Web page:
|from 3 to 14|
|Nouns decline according to...|
|Verbs conjugate according to...|
Teshyawa (Тышяўа [ˈtɕawɐ])
|Stop||p p'||t t'||k k'|
|Fricative||f v||s z||ʂ ʐ||(ɕ) (ʑ)||h|
- Retroflex consonants become alveolopalatal before /j/.
- /ʐ/ is a very dialectal sound, appearing as [ʐ], [dʒ], [ɖʐ], [ɟ], or even unpronounced. It is always devoiced in the coda.
- /h/ is either /h/ or /x/ in free variation. /h/ is unpronounced after a coda /N/. /h/ is [ç] in the coda, when geminated, or before /j/.
- /ɻ/ is normally [ɻ] or [ɻ̝], in free variation. When palatalized it becomes [ʑ]. In the coda it is [æ̯]. In consonant clusters it is [ɾ]. Before /w/, it is pharyngealized.
Nasals, tenuis stops, affricates, voiceless fricatives, and approximants may be lengthened.
(C)(/w/, /j/)V(/w/, /j/)(F)
Final consonants: /N/, /p/, /t/, /k/, /f/, /s/, /ʂ/, /ʐ/, /h/, /l/, and /ɻ/.
- /N/ is a nasal homorganic to a following consonant. If the consonant is /h/, /j/, or /w/, then it becomes [m]
Allowed consonant clusters:
- /s/ + /m/, /n/, /ɻ/, /l/, or stops
- stops + /ɻ/
- nonapproximants + /l/
- Full list: /sm/, /sn/, /sɻ/, /sp/, /sp’/, /st/, /st’/, /sk/, /sk’/, /pɻ/, /p’ɻ/, /tɻ/, /t’ɻ/, /kɻ/, /k’ɻ/, /ml/, /nl/, /ŋl/, /pl/, /p’l/, /tl/, /t’l/, /kl/, /k’l/, /tsl/, /ʈʂl/, /fl/, /vl/, /sl/, /zl/, /ʂl/, /ʐl/, and /hl/
The sequences /wu/ and /ji/ do not occur.
Stress in Teshyawa may not appear regular, but it in fact is. It relies on a principle called stress priority in which certain vowels are stressed more than others.
- The basic stress order is /a/, /u/, /i/, /ə/. ex. t'esma /t'əsmá/ "mirror"
- If more than one of the same vowel appears in a word, then the one which is in a diphthong or followed by a coda consonant is stressed.
- If they are both in closed syllables or both in open syllables, then the first one is stressed. ex. fipri /fípɻi/ "fish"
- If stress would be placed after a geminated consonant by stress priority, then it moves immediately beforehand without regard to what vowel it is. ex. iwffa /íwfːa/ "cutie"
Noun classes Edit
The noun class system of Teshyawa is very complex. It can be broken down into four archiclasses with between two and five subclasses.
'A' class Edit
The 'A' class contains the most vocabulary. The singular forms typically end in -a. The class contains three very useful derivational endings:
- wa-wam. These are languages, such as Teshyawa.
- ya-yam. These are instruments (tools), such as guya "knife".
- uy-ay. These are agents (doers), such as ahvluy "lawyer".
The rest end in -a in the singular and either -am or -ay in the plural, with no difference in meaning and about equal frequency.
Other examples: iwffa "cutie", t'esma "mirror", etc.
'I' class Edit
The 'I' class contains a large percentage of vocabulary. The singular forms end in -i or a consonant. The subclasses with a separable meaning are:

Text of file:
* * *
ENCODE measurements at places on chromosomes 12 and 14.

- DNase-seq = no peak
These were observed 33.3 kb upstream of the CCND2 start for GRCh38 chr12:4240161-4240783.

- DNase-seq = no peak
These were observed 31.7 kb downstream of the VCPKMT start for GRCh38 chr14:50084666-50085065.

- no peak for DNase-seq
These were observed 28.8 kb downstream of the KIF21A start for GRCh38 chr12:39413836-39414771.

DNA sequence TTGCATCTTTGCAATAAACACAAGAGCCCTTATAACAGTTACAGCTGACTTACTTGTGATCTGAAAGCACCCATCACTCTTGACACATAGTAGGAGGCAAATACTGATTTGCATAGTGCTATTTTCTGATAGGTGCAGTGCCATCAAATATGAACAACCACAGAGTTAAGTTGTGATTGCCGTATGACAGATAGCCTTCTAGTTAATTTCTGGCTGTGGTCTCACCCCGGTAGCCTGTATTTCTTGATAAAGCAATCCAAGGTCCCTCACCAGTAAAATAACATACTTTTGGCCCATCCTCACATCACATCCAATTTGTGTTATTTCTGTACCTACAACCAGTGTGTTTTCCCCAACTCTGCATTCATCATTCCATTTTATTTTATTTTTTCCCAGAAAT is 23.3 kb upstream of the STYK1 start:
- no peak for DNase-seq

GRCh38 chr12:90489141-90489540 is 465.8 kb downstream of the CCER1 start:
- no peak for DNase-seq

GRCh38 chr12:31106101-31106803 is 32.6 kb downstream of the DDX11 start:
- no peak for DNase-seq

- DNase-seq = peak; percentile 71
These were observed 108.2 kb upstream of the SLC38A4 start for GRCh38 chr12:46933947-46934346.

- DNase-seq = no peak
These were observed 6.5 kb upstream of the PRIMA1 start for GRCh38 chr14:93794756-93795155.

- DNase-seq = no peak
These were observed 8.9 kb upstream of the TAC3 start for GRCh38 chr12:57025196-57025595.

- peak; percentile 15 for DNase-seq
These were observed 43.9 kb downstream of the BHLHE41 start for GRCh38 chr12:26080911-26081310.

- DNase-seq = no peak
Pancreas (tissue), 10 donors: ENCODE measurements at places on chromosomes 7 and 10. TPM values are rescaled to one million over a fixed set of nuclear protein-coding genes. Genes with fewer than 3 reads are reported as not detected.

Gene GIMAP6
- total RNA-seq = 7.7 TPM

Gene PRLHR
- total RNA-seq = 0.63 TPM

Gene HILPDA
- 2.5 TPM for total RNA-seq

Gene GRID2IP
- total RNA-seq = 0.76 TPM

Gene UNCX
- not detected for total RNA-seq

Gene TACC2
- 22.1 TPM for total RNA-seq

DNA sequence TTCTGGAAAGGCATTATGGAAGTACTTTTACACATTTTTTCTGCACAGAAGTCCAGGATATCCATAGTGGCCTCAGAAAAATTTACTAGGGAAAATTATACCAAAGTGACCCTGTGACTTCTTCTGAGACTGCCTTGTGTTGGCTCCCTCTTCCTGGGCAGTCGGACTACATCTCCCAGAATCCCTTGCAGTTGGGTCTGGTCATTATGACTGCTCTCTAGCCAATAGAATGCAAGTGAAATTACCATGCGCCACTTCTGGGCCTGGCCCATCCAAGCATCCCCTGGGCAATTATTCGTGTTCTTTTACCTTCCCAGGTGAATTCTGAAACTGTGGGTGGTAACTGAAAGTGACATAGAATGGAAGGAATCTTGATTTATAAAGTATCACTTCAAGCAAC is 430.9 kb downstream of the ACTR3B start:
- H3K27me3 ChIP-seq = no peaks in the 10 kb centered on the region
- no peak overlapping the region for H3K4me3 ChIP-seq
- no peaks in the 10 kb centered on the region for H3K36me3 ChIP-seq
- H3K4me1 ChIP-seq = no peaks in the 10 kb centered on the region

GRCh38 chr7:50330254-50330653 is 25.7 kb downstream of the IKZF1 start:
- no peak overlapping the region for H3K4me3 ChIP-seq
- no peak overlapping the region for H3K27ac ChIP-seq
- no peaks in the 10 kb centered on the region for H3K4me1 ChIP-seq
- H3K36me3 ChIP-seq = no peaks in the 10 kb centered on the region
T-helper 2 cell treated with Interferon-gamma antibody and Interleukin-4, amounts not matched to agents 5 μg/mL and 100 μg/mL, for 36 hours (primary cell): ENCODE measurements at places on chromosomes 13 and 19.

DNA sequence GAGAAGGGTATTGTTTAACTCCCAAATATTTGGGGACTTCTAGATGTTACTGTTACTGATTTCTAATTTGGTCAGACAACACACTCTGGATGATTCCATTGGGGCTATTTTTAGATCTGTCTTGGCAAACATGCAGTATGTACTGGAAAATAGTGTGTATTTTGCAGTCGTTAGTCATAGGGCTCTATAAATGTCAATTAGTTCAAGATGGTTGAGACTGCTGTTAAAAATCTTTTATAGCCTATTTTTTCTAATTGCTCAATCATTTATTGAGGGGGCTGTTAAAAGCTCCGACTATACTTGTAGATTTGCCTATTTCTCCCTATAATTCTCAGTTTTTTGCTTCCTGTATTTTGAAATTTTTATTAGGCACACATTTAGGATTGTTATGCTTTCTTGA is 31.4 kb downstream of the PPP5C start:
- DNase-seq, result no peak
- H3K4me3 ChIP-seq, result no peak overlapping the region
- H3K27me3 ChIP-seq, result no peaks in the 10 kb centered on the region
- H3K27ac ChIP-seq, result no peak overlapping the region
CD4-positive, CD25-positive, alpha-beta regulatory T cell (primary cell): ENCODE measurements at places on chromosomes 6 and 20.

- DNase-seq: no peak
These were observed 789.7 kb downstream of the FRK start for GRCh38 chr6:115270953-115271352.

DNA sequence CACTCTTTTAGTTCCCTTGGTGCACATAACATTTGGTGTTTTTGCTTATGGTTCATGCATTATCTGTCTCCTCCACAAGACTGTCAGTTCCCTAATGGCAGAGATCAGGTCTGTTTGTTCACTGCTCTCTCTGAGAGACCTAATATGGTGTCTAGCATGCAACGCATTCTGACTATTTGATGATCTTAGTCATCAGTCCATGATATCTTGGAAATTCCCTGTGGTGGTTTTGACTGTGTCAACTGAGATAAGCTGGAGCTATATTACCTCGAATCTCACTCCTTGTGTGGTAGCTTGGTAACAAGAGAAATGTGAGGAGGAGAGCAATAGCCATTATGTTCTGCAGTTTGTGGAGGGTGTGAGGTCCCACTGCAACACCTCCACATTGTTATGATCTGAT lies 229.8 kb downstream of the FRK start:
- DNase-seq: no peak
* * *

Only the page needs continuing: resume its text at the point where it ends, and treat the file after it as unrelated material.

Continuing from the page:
- i-ey. These are animals, such as fipri "fish".
- il-ce. This is an inquorate class, containing only three terms: myuskil "music", tranil "animal", and krassiyil "enemy".
The rest end in either -i or a consonant in the singular, with no difference in meaning and about equal frequency, and -ce in the plural.
Other examples: zheki "place", k'lawt "klutz", etc.
'U' class Edit
The 'U' class is exclusively used for vocabulary refering to substances. The singular ends in either -u or -um, with no difference in meaning and about equal frequency, and -am in the plural.
Examples: puythu "stone", naek'yum "ink", vuvlu "silk", etc.
'V' class Edit
The 'V' class exists only to contain two inquorate subclasses:
- ve-viy. This has only 14 members, most of which are body parts, such as galave "leg".
- pri-viy. This has only 6 members, including aypri "house".
Dictionary forms Edit
The dictionary form of a word is given as stem.sg/pl. ex. usnuy/ay, fipri/ey
Verbal morphology Edit
Affix order Edit
The perfective is formed from the imperfective by an ending -(e)Cye. The C is a consonant which matches the initial consonant of the root and the e only appears if the root ends in a consonant cluster. ex. chape, chapchye
If there is no initial consonant then the C disappears. ex. usne, usneye "fight"
The imperfective takes the action over time, in repeating instances, or as ongoing. The perfective views the action as an instant. In storytelling, the imperfective is used to set the background and the perfective is used to point out key events.
The causative affix -yamwe- is used to indicate that the subject causes someone or something else to do or be something. It is used quite liberally. ex. Masru zem rutryeyamwe. "You caused this to be made."
- Active: Tranil chapchye. "The animal bit."
- Passive: Tranil chapchyer. "The animal was bitten."
- Reflexive: Tranil chapchyeyus. "The animal bit itself."
Nonfinite affixes Edit
Basic word order Edit
Questions are formed with a particle pwa, placed at the beginning of a sentence. ex. Pwa masru zem rutrye? "Did you make this?"